Goodbye Encyclopaedia Britannica
Last week Encyclopaedia Britannica announced it would cease publishing encyclopedias. Clearly, Encyclopaedia Britannica has fallen victim to Wikipedia, Google and the Internet in general. Encyclopaedia Britannica had published it’s volumes of knowledge for over 250 years and a change in its business strategy was long overdue. I remember as a child my family’s first set of encyclopedias. Those came from a company called World Book. I loved those volumes and would sit for hours reading them. I didn’t need an assignment or homework, I would scan every page. I believe I read most of those twenty plus volumes and every annual update. However, today we have faster access to much more information and while some of the postings may have errors, more often than not they are accurate and useful. But more importantly, it is regularly updated.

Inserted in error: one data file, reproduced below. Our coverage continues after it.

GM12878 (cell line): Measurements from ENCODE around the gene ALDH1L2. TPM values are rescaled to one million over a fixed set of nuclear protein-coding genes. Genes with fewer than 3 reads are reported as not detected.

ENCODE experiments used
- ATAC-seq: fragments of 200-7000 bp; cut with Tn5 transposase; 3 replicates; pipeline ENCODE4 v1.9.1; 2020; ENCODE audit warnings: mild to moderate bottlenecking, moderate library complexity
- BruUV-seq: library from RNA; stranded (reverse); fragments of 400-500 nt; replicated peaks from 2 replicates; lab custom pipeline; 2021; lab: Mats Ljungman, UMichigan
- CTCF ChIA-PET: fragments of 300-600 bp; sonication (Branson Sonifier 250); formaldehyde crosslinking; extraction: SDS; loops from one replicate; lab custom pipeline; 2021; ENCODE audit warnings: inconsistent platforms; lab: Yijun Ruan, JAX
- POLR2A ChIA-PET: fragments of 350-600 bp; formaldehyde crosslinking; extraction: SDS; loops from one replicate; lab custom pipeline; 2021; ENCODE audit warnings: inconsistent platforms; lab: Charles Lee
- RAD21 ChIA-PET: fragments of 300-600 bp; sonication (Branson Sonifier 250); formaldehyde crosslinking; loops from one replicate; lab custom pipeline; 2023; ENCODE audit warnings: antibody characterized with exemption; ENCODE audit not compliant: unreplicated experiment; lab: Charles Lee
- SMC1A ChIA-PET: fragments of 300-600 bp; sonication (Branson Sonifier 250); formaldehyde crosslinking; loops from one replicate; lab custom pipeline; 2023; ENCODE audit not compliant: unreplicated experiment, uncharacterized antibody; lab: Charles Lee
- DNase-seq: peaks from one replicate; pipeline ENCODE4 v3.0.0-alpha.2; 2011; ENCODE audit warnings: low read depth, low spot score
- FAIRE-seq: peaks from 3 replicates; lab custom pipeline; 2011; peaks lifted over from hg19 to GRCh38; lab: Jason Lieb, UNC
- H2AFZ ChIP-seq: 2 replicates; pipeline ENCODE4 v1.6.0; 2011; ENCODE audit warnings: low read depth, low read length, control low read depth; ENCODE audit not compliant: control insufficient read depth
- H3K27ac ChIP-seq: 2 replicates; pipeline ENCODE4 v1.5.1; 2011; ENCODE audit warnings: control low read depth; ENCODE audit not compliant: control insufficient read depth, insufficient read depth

IP Communications allows for the information to be dynamic and developed by more than one source or opinion. Encyclopaedia Britannica followed a tried and true model of using an expert to develop an entry but that ignored the greater diversity of thought that might exist on a given subject. I was also reminded that on Wikipedia, in addition to multiple sources, there could also be a list of related materials with all of it timely. Furthermore, the increased accessibility permits more people to read and gain from the postings. Everyone with access to the Internet has more than a set of encyclopedias and ultimately the opportunity to have an even broader knowledge of the world in which we live.
There is something nostalgic about seeing reference books on shelves and, perhaps, I will even collect a set of encyclopedias as antiques. They do look better on the shelf than a tablet.